Reactive material

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In the U.S. military, reactive materials (RM) are a new class of materials currently being investigated by the Office of Naval Research and others as a means to increase the lethality of direct-hit or fragmentation warheads. Reactive materials are similar to insensitive high explosives, but are usually thermite-like pyrotechnic compositions of two or more nonexplosive solid materials, which stay inert and do not react with each other until subjected to a sufficiently strong mechanical, electrical or laser stimulus, after which they undergo fast burning or explosion with release of high amount of chemical energy in addition to their kinetic energy. Fragments or projectiles made of such materials have therefore greater damaging effect than inert ones, with expected lethality increase up to 500%.

The material classes under investigation are thermites, intermetallic compounds, metal-polymer mixtures (e.g., magnesium/teflon/viton-like), metastable intermolecular composites (MIC), matrix materials, and hydrides.[1] These materials must be strong enough to act as structural components, be sufficiently stable to survive handling and launch, to penetrate a target, and sufficiently unstable to reliably ignite on impact.

The mixtures under investigation include one or more finely powdered (down to nanoparticle size) metalloids or metals like aluminium, magnesium, zirconium, titanium, tungsten, tantalum, uranium[2] or hafnium, with one or more oxidizers like teflon or other fluoropolymer, pressed or sintered or bonded by other method to a compact, high-density mass. To achieve a suitable reaction rate and insensitivity to impact, friction, and electrostatic discharge, fuel particles have sizes usually between 1-250 µm.[3][4] A standard composition is aluminium-teflon (Al-PTFE).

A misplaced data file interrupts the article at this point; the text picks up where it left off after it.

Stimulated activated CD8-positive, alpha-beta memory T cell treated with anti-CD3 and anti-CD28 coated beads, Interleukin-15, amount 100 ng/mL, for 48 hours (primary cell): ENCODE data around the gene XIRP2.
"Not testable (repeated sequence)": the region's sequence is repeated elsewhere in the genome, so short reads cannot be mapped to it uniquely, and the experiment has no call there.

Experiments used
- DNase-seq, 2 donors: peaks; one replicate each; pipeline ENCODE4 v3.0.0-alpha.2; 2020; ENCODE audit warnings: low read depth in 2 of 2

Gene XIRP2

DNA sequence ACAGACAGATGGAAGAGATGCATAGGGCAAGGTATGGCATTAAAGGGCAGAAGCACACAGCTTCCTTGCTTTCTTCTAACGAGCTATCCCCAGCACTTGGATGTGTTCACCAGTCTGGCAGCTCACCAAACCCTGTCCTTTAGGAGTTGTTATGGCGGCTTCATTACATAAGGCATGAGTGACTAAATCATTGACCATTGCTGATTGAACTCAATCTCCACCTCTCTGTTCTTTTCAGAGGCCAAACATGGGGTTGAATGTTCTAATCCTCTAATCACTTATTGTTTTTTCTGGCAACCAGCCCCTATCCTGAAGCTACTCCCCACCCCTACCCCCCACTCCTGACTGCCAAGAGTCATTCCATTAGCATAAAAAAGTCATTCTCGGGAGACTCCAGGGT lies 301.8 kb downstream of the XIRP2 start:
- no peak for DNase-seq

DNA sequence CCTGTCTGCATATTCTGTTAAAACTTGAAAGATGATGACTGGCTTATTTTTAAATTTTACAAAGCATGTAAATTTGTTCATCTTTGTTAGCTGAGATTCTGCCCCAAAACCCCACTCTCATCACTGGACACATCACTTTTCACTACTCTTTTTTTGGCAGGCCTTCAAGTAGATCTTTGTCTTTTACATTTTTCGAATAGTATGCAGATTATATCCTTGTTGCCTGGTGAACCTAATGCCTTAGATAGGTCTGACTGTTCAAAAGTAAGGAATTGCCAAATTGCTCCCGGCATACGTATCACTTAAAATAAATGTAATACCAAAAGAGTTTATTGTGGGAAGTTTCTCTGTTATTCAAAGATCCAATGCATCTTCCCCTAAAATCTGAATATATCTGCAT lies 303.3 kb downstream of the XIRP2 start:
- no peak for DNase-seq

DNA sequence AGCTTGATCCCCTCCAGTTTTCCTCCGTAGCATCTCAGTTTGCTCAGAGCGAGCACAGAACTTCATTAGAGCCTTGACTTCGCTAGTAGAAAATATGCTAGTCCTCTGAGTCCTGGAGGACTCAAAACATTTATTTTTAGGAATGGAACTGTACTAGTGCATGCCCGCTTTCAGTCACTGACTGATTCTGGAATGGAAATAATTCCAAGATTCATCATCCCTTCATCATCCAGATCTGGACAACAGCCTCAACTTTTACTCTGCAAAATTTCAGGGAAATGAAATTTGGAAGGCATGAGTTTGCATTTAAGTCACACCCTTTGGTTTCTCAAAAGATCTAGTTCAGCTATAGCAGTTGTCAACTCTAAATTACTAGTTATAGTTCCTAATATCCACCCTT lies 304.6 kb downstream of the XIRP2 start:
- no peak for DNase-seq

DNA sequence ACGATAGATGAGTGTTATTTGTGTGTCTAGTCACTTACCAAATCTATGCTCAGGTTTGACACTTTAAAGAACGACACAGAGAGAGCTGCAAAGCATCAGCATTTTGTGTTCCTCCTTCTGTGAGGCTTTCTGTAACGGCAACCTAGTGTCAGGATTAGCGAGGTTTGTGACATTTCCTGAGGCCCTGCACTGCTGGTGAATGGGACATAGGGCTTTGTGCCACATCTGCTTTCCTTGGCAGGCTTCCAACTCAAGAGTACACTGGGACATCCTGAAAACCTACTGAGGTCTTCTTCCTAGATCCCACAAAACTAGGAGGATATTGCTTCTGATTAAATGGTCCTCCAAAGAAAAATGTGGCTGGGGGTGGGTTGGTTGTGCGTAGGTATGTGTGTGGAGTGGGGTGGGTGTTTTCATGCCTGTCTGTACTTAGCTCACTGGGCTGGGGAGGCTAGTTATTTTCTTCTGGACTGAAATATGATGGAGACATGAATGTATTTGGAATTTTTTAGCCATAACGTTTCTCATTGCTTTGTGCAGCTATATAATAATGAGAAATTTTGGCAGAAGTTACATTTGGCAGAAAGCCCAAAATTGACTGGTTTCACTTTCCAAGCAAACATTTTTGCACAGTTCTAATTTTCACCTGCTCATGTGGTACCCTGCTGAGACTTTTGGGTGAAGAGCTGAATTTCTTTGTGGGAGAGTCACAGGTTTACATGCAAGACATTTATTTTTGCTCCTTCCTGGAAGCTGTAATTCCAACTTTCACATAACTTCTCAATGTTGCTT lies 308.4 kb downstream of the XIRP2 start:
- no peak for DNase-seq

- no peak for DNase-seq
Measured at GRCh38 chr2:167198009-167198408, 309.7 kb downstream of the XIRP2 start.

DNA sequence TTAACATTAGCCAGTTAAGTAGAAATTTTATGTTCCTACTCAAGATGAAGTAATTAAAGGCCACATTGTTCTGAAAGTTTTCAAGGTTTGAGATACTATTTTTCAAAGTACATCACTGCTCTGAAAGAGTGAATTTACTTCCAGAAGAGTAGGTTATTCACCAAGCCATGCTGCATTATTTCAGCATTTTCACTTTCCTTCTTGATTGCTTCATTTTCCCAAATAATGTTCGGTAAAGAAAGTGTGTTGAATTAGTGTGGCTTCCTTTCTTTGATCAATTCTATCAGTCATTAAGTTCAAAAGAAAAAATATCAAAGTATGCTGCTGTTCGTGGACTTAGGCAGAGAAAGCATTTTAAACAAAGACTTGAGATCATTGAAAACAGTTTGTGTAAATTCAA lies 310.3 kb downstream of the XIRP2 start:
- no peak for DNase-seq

Metals which can form intermetallic compounds by an exothermic reaction are another class of candidate materials. An example is a laminate of thin alternating layers of aluminum and nickel, commercially available as NanoFoil.

The RM weapons under development include an active protection system defensive grenade for intercepting incoming missiles or grenades and detonating them at a safe distance, and the BattleAxe warhead that covers a wide area with RM fragments with devastating results to soft targets, while the unexploded fragments left behind have very low lethality versus conventional cluster bomb remains.

Under research are materials with high mechanical strength, high density, high energy density, and which can rapidly convert from a consolidated structural material to fine powder with large surface area, be dispersed and then ignited to produce a large thermobaric blast.[5]

A palladium-clad aluminum wire, known under trademark Pyrofuze, is used as a pyrotechnic initiator.

Reactive materials also have non-weapon uses. Thin layers of reactive materials, clad with a solder, are used for reactive bonding, e.g., in electronics, or for brazing, such as in composite armor plates.


  1. ^ Committee on Advanced Energetic Materials and Manufacturing Technologies, National Research Council (2004). Advanced Energetic Materials. Washington D.C., USA: National Academies Press. pp. 20–23. ISBN 978-0-309-09160-2. Retrieved 16 August 2011. 
  2. ^ Patents and make explicit reference to the use of uranium
  3. ^ US patent 6593410, Nielson, Daniel B.; Tanner, Richard L. & Lund, Gary K., "High Strength Reactive Materials", published 2003-05-22, issued 2003-07-15, assigned to Alliant Techsystems Inc. 
  4. ^ US patent 6962634, Nielson, Daniel B.; Truitt, Richard M. & Rasmussen, Nikki, "Low temperature, extrudable, high density reactive materials", published 2004-02-05, issued 2005-11-08, assigned to Alliant Techsystems Inc. 
  5. ^ "Reactive Material Structures (RMS)". Defense Advanced Research Projects Agency. Retrieved 16 August 2011. 

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